Rhona Barnett-Pierce

RHONA PIERCE

Lead Intake calls with confidence

Lead Intake Calls With Confidence

 

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I first learned about the power of asking the right questions when I met Kat Kibben, the founder of Three Ears Media. My boss at the time was convinced that I was a terrible writer and I wanted to prove him wrong, so I went online to learn how to be a better writer, and I stumbled upon one of Kat’s workshops.

Good Recruiters Ask Great Questions

In that workshop, I learned that for my writing to be good, I needed to ask better questions.

This insight transformed my approach not just to writing, but to my work as a recruiter. I realized that the key to being a strategic partner to my hiring managers was asking the right questions—specifically, questions that create contrast.

When you ask questions that create contrast during intake calls, you figure out what’s truly a must have for the role, identify hidden biases, and gain a deeper understanding of what the hiring manager really needs. This leads to more effective job postings, better candidate matches, and ultimately, more successful hires.

Unfortunately, many recruiters don’t ask these types of questions, for a few key reasons:

  • They’re not sure what questions to ask or how to ask them
  • They feel pressure to accept requirements at face value
  • They lack confidence in their role as a strategic partner

In the latest episode of Throw Out The Playbook Podcast, Kat Kibben shares their expert insights on how to ask questions that create contrast and lead better intake calls with hiring managers.

Here’s how you can start asking questions that create contrast:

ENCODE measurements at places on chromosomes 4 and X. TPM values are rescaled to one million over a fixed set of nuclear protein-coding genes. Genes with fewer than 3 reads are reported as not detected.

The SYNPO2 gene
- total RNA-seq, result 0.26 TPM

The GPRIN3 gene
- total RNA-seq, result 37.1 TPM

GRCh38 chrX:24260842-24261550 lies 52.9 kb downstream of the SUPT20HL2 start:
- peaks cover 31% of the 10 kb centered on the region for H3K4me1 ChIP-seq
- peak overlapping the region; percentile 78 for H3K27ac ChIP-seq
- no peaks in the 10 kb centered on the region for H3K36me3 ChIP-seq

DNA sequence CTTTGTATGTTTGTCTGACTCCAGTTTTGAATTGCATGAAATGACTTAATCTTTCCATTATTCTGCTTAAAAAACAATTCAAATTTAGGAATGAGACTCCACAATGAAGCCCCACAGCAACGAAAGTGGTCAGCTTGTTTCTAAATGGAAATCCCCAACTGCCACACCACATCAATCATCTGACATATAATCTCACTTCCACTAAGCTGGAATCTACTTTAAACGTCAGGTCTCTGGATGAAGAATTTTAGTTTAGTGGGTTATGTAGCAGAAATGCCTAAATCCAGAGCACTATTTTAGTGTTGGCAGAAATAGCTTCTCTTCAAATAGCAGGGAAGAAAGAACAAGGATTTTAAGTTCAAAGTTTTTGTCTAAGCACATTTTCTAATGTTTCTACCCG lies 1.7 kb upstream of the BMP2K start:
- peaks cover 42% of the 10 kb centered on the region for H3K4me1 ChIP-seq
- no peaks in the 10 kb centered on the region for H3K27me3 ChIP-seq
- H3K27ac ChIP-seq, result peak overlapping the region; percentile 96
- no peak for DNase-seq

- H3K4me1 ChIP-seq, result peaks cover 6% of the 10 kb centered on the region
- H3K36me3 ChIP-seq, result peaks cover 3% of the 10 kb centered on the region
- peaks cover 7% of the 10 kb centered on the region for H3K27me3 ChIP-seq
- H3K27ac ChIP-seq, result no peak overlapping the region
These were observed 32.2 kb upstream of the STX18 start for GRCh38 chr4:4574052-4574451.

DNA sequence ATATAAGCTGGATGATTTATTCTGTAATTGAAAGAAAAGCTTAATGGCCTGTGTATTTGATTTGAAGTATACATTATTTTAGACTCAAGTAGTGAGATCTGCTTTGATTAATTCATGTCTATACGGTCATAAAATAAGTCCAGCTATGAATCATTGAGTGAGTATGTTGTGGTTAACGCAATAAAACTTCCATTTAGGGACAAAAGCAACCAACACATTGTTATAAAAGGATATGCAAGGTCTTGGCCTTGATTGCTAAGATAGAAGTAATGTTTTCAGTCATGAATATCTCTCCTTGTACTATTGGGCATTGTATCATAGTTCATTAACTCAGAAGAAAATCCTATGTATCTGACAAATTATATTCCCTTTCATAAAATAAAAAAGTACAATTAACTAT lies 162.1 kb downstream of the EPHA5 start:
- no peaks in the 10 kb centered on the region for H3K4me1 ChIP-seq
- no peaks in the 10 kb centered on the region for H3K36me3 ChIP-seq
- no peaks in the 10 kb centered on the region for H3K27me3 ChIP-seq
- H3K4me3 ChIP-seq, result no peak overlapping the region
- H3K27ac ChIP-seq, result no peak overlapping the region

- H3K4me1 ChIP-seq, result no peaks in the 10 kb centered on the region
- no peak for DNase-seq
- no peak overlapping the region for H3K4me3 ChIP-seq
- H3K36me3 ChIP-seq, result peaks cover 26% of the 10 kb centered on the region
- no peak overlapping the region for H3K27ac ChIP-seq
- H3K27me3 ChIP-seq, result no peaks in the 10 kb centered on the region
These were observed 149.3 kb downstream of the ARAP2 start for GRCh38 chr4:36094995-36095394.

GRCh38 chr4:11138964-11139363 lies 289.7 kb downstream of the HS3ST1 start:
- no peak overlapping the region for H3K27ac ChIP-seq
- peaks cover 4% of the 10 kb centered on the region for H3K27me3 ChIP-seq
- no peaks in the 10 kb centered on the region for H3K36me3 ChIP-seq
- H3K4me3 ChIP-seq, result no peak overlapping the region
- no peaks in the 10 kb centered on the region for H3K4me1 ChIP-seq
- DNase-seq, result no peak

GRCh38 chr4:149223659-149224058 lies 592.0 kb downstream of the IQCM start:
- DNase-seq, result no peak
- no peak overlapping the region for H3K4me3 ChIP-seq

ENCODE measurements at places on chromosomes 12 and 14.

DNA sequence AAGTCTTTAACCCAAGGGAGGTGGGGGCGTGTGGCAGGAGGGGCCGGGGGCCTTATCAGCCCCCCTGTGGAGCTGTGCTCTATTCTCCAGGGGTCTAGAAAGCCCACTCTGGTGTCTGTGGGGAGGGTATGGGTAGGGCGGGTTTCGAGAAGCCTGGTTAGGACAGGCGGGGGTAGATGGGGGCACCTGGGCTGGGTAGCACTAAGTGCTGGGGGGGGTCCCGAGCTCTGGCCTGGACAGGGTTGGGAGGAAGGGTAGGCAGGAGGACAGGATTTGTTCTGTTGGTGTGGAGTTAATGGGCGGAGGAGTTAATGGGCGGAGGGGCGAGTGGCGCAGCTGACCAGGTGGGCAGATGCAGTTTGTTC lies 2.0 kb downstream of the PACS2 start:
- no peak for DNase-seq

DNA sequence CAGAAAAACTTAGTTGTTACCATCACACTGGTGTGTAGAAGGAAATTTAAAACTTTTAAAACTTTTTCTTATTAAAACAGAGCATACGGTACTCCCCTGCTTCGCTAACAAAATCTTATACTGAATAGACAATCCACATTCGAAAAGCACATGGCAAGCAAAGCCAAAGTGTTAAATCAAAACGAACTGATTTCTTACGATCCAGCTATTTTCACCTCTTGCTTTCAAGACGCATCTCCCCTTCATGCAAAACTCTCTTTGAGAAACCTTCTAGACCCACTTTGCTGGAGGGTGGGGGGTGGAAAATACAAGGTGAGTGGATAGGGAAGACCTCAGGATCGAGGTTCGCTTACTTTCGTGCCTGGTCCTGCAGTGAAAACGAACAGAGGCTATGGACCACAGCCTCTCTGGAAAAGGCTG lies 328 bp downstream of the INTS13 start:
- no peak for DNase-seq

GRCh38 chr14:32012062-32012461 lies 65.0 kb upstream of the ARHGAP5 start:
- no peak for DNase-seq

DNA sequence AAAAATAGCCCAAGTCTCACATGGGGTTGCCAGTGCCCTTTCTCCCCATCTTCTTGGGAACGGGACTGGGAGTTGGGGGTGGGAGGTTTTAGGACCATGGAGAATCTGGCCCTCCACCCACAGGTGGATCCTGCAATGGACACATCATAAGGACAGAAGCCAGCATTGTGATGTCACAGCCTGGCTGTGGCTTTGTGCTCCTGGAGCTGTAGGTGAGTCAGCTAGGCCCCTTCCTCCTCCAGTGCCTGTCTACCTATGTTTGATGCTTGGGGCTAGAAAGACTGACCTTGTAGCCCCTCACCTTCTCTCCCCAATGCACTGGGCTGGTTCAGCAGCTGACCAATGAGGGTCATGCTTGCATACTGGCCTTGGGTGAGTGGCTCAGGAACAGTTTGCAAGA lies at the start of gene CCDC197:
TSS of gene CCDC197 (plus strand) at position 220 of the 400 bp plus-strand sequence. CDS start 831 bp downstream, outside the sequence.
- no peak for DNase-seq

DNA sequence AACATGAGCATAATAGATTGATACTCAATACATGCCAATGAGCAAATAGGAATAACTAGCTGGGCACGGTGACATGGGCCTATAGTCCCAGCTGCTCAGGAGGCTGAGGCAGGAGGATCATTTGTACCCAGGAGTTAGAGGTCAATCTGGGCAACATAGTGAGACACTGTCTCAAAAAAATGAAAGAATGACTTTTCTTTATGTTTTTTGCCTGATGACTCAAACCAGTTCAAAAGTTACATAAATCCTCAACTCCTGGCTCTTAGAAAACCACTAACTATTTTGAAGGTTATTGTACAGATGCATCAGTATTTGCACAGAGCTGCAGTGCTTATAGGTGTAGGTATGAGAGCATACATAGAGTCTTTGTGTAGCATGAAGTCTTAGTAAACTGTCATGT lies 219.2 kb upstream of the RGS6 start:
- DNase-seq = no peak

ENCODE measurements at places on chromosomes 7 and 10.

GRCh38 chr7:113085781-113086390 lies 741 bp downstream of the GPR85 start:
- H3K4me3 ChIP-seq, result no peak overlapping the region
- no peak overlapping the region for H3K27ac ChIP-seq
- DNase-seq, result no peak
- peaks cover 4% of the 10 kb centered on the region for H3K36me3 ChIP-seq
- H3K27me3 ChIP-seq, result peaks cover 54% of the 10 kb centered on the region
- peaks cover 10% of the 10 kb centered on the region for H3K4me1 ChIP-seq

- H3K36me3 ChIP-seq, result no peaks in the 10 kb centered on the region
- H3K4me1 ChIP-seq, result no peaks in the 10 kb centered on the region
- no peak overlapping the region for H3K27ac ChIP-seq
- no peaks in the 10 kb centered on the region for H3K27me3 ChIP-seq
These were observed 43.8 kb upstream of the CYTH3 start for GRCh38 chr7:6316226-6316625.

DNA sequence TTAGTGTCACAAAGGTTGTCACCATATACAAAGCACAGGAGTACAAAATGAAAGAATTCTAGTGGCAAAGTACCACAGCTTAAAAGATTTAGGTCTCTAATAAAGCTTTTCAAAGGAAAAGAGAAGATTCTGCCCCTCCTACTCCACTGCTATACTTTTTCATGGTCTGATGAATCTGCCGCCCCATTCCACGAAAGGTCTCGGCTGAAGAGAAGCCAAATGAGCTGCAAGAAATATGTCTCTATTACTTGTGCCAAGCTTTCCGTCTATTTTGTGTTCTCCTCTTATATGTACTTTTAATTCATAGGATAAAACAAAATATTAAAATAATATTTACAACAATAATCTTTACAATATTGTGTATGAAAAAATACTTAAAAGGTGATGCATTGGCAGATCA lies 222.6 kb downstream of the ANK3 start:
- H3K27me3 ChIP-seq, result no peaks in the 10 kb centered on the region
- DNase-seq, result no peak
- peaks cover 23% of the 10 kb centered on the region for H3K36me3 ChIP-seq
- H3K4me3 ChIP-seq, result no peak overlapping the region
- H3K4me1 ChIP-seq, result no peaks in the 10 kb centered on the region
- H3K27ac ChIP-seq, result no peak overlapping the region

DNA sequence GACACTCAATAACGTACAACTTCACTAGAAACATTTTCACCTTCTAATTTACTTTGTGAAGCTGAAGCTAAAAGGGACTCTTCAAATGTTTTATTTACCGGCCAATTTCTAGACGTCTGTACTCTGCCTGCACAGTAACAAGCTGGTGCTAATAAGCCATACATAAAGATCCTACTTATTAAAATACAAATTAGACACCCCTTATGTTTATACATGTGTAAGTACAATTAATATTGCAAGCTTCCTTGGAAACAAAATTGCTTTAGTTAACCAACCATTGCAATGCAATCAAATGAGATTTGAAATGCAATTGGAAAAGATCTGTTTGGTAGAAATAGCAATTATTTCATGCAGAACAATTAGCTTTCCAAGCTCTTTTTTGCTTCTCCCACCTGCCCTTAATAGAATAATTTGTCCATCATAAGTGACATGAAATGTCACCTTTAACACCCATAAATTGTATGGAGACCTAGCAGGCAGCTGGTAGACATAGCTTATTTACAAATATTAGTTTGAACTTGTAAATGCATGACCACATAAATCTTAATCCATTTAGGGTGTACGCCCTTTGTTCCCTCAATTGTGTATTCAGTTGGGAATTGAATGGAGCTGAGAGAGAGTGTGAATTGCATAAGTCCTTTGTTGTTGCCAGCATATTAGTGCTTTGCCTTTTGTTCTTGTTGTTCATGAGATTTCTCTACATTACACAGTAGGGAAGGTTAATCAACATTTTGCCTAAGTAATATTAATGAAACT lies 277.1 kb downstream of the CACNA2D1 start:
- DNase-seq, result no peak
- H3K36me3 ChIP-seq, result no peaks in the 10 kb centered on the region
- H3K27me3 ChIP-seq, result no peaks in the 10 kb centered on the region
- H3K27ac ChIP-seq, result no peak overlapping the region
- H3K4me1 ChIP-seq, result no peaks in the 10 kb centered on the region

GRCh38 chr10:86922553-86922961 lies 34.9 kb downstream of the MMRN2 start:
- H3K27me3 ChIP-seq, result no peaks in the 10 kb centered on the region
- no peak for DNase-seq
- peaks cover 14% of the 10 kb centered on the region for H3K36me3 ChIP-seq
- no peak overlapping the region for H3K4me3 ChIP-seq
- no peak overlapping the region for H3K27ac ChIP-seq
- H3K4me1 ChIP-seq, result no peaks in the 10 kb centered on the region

Step 1: Prepare for the intake call.

Come to the intake call prepared with questions that will help you understand the role and the hiring manager’s needs. Kat emphasizes the importance of not just accepting a list of requirements, but digging deeper to uncover the reasoning behind each one.

Step 2: Ask questions that create contrast.

Kat recommends asking a potentially “dangerous” question at the end of the call: “Is there anything we missed? Is there anything we didn’t talk about?”

This question often prompts hiring managers to start listing additional requirements or qualifications that weren’t previously discussed. This is where they start making stuff up. 🙄

GIF of South Park character and the words: You're Making Stuff Up

But this is your opportunity to ask follow-up questions that create contrast, such as:

  • What does someone with that degree know how to do that someone without the degree could not have learned how to do?
  • What does someone with 15 years know that someone with 10 doesn’t know how to do?

These contrast-creating questions, help you discover whether these requirements are truly must-haves for the role or if they might be based on biases or unrealistic expectations. They also help you have those difficult conversations about bias.

Step 3: Use the insights gained to create alignment

The insights you gain from asking contrast-creating questions will help you create job postings that attract the right candidates, make better matches throughout the hiring process, and ultimately, make more successful hires.

By learning to ask questions that create contrast, I found my voice and confidence as a strategic recruiting partner.

I was able to build stronger relationships with my hiring managers, champion inclusive hiring practices, and ultimately, help companies make more successful hires. I’m sharing this with you because I believe every recruiter has the potential to be a strategic partner.

What’s Next?

If you want to dive deeper into the art of asking questions that create contrast and learn more techniques for aligning recruiters and hiring managers, I highly recommend checking out Kat’s new Inclusive Hiring Training.

And if you want even more tips and insights on mastering intake calls and becoming a strategic recruiting partner, be sure to listen to the full episode of Throw Out The Playbook with Kat Kibben!

Talk to you next week!

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